Eviction moratoria are increasingly challenged in the courts. On August 12th, the U.S. Supreme Court issued an order partially enjoining enforcement of New York’s COVID-19 Emergency Eviction and Foreclosure Prevention Act of 2020 (CEEFPA). The Court’s order stressed that it applied only to a provision that bars the eviction of tenants who file a form
While the COVID-19 pandemic affected nearly every industry last year, the consumer finance industry faced unique challenges in the wake of economic changes and government response. In this report Perkins Coie offers an analysis of the past year’s most noteworthy regulatory developments and litigation outcomes in the mortgage lending and servicing industry. We review the…
Under California’s Homeowner Bill of Rights (HBOR), if a borrower obtains injunctive relief or is awarded damages pursuant to Civil Code Section 2924.12(h), the court may award the prevailing borrower reasonable attorney’s fees and costs.
In cases where the court ultimately determines that the mortgage lender or servicer violated the provision of the HBOR outlined in Civ. Code Section 2924.12(a)(1) and (b), the borrower would undoubtedly be entitled to recover attorney’s fees and costs. However, HBOR does not make clear whether the borrower would be entitled to attorney’s fees and costs in cases where the borrower applies for injunctive relief before the court makes an ultimate decision on the merits of the case. Specifically, the statute does not clarify when (i.e., in what phase of the litigation) the borrower is entitled to an award of fees and costs, nor does it distinguish between permanent and preliminary injunctions. And in the few iterations of the HBOR since it became effective in 2013, Civil Code Section 2924.12 has remained largely unaltered, substantively, on attorney fee and costs rewards for injunctive relief.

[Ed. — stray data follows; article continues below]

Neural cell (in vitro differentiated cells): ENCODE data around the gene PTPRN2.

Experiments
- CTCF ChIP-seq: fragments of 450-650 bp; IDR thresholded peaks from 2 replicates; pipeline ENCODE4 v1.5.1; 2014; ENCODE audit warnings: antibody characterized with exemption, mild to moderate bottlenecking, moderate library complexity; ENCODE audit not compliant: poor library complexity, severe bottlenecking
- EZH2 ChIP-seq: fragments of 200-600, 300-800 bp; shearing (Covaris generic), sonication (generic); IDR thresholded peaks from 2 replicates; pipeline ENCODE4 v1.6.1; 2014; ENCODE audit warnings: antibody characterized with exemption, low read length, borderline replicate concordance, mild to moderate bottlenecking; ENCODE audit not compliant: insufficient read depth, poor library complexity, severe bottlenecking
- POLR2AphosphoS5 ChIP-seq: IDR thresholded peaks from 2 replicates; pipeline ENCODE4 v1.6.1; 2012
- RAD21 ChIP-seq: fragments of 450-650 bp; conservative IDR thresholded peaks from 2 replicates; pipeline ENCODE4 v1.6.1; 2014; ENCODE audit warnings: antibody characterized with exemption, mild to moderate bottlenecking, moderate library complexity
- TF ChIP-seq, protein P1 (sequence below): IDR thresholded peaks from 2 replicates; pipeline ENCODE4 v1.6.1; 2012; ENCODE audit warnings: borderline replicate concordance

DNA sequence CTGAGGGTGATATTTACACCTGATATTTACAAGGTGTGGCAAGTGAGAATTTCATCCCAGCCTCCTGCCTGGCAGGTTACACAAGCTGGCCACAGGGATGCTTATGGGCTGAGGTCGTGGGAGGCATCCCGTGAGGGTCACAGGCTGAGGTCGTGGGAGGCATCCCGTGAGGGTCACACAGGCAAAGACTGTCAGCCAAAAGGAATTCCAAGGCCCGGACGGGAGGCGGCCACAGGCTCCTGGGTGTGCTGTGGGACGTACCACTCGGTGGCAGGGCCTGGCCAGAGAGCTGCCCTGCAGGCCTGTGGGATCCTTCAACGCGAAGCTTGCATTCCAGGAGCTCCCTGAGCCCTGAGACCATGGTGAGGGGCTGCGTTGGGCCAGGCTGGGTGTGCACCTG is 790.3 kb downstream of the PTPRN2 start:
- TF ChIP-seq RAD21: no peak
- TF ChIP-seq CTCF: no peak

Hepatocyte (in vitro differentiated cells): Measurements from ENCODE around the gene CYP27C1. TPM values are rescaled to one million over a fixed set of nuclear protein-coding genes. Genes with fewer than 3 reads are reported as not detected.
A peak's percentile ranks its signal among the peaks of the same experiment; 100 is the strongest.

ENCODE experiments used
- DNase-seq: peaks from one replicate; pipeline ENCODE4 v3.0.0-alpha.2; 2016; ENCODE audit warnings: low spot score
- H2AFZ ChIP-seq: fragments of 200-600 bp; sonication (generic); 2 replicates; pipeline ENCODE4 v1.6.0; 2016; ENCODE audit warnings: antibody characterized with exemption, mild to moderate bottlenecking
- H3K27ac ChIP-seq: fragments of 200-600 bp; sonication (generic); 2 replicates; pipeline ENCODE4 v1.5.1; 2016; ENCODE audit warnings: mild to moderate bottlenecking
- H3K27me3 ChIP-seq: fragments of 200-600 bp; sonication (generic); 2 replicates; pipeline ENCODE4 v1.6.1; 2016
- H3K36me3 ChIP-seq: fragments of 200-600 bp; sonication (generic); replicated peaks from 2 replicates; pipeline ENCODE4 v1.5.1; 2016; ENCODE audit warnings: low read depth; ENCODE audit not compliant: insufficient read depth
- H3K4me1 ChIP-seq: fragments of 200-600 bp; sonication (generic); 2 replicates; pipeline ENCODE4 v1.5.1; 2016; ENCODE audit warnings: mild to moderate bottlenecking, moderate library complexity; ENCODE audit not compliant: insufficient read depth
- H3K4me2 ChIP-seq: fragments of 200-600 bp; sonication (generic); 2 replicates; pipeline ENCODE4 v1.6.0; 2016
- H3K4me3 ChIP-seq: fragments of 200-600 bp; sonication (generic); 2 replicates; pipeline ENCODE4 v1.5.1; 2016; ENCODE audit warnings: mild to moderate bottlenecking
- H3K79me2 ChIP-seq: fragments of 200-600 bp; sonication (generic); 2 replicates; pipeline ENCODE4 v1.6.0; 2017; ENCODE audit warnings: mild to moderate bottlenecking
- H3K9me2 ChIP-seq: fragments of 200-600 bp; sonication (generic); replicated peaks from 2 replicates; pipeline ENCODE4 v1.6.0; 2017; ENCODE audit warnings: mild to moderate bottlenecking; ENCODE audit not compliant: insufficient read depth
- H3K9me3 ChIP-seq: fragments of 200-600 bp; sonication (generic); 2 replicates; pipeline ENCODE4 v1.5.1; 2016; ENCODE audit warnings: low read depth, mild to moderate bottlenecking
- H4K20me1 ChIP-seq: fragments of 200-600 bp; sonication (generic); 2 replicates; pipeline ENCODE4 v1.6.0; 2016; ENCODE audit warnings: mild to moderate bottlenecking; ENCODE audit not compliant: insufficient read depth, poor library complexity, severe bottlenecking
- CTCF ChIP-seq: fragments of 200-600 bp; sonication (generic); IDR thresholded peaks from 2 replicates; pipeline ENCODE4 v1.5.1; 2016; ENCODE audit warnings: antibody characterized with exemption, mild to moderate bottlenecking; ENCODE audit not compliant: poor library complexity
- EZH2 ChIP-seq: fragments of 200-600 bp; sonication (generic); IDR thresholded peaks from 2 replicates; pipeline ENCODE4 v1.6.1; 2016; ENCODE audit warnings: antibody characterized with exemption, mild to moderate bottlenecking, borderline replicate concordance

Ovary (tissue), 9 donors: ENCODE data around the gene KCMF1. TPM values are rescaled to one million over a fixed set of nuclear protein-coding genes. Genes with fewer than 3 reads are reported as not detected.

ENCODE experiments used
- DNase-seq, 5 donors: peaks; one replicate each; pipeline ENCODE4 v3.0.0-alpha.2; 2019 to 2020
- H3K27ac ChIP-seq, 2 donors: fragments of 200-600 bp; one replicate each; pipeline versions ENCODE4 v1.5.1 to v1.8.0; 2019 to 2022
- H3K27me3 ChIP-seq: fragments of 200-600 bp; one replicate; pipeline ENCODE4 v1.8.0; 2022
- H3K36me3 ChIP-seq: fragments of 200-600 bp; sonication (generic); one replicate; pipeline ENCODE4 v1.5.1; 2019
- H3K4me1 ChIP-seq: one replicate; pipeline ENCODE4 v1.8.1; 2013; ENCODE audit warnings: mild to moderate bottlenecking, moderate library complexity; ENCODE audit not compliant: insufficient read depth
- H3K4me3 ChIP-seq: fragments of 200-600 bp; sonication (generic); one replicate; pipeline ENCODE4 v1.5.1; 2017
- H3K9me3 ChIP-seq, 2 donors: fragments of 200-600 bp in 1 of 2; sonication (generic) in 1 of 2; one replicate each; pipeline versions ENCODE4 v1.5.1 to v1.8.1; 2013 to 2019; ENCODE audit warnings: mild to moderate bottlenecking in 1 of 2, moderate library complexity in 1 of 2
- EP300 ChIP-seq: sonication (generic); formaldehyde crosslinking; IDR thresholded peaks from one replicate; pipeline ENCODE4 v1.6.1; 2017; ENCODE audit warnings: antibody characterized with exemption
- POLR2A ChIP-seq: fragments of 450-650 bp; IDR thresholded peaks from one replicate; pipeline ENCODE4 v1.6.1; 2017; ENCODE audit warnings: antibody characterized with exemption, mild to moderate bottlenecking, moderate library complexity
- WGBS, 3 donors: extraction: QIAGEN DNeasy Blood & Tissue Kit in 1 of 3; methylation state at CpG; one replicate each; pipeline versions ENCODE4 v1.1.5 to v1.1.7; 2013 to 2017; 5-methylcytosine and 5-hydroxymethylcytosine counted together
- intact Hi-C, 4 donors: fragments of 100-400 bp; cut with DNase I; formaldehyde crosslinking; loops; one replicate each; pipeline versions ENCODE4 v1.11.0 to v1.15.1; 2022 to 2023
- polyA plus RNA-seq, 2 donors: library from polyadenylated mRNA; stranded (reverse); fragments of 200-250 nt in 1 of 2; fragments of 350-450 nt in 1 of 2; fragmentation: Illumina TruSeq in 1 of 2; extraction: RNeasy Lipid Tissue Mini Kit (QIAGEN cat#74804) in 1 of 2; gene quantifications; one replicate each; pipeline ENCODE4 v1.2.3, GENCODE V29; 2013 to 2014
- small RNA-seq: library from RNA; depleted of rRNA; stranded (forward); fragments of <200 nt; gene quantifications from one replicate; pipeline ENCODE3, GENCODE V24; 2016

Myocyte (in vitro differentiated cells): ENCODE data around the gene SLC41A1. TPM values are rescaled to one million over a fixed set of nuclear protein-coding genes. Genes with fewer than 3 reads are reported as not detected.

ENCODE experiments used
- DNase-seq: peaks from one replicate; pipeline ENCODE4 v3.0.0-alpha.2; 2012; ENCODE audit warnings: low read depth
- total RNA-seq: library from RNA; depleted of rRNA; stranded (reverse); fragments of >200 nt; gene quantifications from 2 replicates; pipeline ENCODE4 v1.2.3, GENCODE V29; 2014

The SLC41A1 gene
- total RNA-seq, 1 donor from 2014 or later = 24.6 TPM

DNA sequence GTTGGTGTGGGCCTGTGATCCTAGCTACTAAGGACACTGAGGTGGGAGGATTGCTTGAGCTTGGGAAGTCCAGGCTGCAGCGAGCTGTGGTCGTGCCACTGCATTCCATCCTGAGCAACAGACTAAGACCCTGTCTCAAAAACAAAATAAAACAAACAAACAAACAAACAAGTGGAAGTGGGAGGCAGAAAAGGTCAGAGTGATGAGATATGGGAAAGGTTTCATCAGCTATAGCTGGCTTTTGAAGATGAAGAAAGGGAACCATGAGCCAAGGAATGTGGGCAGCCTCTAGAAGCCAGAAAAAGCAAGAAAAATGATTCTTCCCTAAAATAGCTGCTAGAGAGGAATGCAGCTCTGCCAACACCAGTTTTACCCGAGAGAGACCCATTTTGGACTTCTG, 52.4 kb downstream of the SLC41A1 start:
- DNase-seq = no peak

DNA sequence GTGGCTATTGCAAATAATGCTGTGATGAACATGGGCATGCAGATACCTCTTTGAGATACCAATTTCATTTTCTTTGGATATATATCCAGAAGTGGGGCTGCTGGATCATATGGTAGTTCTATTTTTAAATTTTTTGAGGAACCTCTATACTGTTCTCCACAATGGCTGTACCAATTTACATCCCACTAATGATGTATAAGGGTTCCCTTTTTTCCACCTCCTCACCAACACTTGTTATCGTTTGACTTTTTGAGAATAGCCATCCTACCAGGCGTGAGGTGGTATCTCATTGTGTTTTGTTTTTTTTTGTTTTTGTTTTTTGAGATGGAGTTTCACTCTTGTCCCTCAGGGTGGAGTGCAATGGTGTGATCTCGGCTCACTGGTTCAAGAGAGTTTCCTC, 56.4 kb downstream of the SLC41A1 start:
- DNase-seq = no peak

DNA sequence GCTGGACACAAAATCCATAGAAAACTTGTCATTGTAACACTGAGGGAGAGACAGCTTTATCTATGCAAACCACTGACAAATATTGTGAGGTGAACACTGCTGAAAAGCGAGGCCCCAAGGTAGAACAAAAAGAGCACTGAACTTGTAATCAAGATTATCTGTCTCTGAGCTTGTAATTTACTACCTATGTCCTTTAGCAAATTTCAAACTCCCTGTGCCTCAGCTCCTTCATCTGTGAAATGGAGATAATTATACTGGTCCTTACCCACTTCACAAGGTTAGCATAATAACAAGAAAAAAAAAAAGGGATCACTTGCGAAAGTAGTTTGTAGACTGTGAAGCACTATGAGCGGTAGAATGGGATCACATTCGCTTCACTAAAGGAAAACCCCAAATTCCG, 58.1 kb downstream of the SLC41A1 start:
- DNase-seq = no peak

Continue Reading California’s Third District Court of Appeal Expands a Borrower’s Right to Attorney’s Fees Under the Homeowner Bill of Rights
The California Homeowner Bill of Rights (“HOBR”), codified in Sections 2920.5 et seq. of the Civil Code, became effective January 1, 2013. The statutes impose certain pre-foreclosure loss mitigation duties on mortgage servicers as well as trustees and deed of trust beneficiaries. Certain provisions of the HOBR were repealed as of January 1, 2018. While the legislature enacted new statutes to replace repealed provisions, not all requirements survived the January 2018 enactments, and expired as of the sunset date. But not long after expiration, many repealed provisions were given new life again through SB818 passed by Senator Beall. These statutes—revived with their original terms or with amendments—went into effect on January 1, 2019. We explore some of the repealed, later-revived statutes and notable appellate court decisions over the past year.
Continue Reading The Homeowner Bill of Rights—A Year in Review